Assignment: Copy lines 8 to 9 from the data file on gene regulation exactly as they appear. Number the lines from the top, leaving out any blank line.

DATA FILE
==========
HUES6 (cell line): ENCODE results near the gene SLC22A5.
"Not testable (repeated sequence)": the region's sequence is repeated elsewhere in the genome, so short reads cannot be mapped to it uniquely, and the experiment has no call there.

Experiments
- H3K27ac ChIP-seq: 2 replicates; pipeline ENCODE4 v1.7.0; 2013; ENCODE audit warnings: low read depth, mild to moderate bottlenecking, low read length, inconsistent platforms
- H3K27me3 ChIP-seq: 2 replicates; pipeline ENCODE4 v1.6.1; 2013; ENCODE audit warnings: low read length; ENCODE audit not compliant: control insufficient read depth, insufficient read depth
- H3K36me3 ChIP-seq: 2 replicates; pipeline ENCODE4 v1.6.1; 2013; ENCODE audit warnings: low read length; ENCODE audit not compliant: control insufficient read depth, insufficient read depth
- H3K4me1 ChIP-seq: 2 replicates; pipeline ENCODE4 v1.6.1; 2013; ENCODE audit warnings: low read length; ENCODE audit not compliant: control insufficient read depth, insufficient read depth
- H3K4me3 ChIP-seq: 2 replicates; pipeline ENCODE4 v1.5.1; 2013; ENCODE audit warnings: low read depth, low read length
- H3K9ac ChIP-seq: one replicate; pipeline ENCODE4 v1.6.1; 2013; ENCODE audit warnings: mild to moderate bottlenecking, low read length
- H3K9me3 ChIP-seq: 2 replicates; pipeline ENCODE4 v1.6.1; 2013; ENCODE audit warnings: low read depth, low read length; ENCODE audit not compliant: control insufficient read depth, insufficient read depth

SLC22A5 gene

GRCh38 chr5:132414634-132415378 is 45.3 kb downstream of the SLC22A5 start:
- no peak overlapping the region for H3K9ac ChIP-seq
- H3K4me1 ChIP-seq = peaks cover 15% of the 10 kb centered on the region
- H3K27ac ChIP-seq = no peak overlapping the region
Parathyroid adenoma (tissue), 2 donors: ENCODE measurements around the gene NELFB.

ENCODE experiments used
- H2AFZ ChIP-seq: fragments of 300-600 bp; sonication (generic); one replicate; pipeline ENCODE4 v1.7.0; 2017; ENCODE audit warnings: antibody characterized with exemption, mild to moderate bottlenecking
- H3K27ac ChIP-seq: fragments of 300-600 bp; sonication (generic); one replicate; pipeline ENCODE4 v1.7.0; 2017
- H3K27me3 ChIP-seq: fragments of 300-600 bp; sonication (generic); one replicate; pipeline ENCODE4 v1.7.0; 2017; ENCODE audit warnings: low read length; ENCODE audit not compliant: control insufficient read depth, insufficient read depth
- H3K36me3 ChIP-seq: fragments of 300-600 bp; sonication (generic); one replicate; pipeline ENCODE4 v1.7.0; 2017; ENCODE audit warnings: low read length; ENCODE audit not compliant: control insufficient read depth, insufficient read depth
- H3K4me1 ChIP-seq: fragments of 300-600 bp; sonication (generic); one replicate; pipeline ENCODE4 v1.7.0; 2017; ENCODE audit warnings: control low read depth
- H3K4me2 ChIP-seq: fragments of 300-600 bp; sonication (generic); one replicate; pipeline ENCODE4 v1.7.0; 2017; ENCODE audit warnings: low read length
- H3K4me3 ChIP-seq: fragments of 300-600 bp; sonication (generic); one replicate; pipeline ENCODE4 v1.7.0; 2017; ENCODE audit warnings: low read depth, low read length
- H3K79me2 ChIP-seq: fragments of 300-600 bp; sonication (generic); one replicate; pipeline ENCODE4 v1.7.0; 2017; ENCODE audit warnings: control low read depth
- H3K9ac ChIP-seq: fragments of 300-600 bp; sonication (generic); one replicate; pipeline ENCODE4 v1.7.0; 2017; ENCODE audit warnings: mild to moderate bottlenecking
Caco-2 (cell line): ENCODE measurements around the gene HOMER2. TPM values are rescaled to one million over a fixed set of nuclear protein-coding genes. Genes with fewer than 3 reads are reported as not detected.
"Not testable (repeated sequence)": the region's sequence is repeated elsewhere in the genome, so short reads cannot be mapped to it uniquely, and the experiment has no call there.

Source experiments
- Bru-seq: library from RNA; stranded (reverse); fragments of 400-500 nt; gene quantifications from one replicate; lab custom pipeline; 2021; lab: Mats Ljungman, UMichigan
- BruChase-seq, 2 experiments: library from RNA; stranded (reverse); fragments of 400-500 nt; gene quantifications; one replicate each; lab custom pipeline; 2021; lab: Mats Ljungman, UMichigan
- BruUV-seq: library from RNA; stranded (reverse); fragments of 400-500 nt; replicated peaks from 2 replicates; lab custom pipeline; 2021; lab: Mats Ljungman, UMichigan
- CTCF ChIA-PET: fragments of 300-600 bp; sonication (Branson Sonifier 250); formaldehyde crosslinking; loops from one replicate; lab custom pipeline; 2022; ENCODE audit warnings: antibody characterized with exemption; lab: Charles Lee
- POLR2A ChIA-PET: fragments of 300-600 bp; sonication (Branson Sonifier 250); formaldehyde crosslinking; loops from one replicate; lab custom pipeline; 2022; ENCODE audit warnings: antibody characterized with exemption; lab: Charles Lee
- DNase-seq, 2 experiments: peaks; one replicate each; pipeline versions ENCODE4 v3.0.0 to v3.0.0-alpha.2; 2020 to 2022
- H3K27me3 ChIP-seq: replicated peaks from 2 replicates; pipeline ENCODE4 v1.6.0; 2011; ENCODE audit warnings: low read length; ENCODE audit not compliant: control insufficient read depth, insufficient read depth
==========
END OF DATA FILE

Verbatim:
- H3K4me3 ChIP-seq: 2 replicates; pipeline ENCODE4 v1.5.1; 2013; ENCODE audit warnings: low read depth, low read length
- H3K9ac ChIP-seq: one replicate; pipeline ENCODE4 v1.6.1; 2013; ENCODE audit warnings: mild to moderate bottlenecking, low read length